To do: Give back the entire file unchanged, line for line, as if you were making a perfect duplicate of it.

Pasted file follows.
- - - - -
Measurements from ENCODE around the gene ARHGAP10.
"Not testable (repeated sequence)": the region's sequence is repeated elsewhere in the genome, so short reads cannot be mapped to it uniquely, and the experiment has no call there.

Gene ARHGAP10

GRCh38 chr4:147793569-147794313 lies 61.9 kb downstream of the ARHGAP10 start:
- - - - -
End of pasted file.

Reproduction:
Measurements from ENCODE around the gene ARHGAP10.
"Not testable (repeated sequence)": the region's sequence is repeated elsewhere in the genome, so short reads cannot be mapped to it uniquely, and the experiment has no call there.

Gene ARHGAP10

GRCh38 chr4:147793569-147794313 lies 61.9 kb downstream of the ARHGAP10 start: